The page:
Our views

Changes to the UK Corporate Governance Code

Sophie Johnson, Corporate Governance Analyst

29 January 2018

The UK Corporate Governance Code has been in place since 1992 and has helped raise standards of governance in the UK, and has been widely copied, adapted and improved upon by several other countries. The government is consulting on proposed changes to the code, seeking to strengthen certain principles whilst retaining the flexibility that defines the UK approach.

The revised code is shorter with a greater focus on principals and accountability. It remains on a ‘comply or explain’ basis, but emphasis is now placed on reporting how a company complies rather than explaining non-compliance.

There is a new emphasis on internal culture. The Financial Reporting Council’s (FRC) report into the importance of company culture in driving sustainable long-term performance is acknowledged and directors are asked to embody and actively promote these values in the business. Companies will be required to improve employee engagement. To achieve this they can choose to appoint a designated non- executive director, have a formal employee panel, or appoint a director from the workforce.

The new Code will encourage greater shareholder engagement, with any ‘significant’ votes against management requiring a response from the company. Whilst this was included in the previous code, ‘significant’ is now defined as 20% or more votes against management. An update on a company’s response to the vote is required from the company no later than six months after the vote, with a final summary to be included in the following year’s annual report.

Board composition and independence assessments are also the subject of review. Exemptions for smaller companies may be removed, with the same independence thresholds expected regardless of the size of the company. Interestingly, the Chairman will no longer be excluded from the calculation of independence, a number of companies risk falling foul of these expectations.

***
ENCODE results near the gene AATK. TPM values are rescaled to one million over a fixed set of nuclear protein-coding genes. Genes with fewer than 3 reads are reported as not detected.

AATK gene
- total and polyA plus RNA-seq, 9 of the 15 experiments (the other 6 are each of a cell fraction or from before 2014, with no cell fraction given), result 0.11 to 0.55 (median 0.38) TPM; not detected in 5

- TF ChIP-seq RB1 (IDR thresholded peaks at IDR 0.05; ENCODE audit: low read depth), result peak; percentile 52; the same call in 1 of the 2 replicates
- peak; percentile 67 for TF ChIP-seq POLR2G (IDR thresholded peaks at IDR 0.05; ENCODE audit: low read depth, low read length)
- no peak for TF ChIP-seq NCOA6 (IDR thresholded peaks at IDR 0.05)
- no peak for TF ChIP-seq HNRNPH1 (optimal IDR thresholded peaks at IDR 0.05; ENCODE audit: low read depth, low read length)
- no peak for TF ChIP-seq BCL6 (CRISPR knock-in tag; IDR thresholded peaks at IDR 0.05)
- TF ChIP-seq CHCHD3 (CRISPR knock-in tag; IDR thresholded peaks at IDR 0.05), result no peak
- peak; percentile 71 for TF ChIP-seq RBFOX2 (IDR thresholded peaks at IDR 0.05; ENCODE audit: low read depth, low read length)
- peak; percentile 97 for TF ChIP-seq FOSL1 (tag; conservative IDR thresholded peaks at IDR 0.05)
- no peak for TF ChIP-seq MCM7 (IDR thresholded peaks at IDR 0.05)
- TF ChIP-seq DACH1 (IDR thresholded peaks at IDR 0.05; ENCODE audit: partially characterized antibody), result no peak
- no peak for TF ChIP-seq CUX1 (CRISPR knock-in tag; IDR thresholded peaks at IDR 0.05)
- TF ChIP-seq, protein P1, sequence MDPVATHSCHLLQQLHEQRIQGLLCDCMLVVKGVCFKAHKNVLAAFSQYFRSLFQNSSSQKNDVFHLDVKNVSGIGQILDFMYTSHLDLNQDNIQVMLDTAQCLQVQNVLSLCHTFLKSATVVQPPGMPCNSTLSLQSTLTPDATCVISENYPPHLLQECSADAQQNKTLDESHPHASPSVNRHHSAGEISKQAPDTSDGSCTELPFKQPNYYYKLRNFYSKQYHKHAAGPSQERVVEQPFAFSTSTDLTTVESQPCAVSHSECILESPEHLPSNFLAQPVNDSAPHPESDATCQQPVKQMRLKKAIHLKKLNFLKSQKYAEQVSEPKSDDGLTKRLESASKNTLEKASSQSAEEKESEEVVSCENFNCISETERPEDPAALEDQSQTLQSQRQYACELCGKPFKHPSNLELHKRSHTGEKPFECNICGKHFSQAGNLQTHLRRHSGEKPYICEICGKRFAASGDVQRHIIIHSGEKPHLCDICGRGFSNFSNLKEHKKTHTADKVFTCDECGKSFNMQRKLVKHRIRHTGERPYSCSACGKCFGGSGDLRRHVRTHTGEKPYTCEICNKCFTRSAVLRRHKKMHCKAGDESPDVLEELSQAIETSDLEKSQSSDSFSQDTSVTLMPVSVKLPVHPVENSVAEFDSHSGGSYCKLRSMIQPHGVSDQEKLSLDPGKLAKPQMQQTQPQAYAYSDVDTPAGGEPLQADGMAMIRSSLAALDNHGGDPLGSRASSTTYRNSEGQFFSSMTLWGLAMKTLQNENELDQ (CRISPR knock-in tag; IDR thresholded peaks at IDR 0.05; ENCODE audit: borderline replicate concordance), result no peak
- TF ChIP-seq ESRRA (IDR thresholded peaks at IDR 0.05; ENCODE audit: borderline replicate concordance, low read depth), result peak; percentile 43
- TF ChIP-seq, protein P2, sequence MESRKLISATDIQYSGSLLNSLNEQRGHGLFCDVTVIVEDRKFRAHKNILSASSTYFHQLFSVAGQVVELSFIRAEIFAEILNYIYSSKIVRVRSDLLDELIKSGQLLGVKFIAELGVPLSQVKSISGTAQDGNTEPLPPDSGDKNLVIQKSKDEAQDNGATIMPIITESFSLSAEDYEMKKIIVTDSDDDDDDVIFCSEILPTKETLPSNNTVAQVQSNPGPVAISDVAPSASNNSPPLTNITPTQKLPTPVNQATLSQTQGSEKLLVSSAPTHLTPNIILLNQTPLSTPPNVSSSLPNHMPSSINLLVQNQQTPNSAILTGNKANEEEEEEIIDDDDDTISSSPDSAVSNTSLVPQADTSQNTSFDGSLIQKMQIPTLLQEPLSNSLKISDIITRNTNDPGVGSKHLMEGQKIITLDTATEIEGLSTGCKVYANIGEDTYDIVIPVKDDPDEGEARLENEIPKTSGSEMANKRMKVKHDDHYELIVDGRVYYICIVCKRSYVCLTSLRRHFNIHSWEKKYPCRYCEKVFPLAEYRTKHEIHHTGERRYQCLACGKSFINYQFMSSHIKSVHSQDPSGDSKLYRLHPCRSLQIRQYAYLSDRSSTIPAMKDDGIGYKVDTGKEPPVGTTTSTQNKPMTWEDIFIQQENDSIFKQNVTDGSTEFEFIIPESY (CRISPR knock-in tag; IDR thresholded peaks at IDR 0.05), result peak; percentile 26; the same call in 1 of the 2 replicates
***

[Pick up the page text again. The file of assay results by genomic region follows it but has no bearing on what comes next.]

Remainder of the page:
The responsibilities of the Nomination Committee have been extended to promote diversity. Committees will now be required to report on their attempts to ‘promote diversity of gender, social and ethnic backgrounds, cognitive and personal strengths’ and to incorporate diversity in the pipeline for succession. Gender balance in the both senior management and their direct reports will also need to be disclosed.

The Remuneration Committee will be responsible for setting pay of senior management as well as the executives, alongside oversight of the entire workforce. A Chair of a Remuneration Committee will require at least 12 months experience before taking on the role and pay should ‘not reward poor performance and total rewards available should not be excessive.’ In line with this, committees will be required to use their discretion and report on whether the remuneration policy operated as intended and what (if any) changes were required.

The value of investments and the income from them is not guaranteed and may go down as well as up and investors may not get back the amount originally invested. The views expressed are the author’s own and do not constitute investment advice.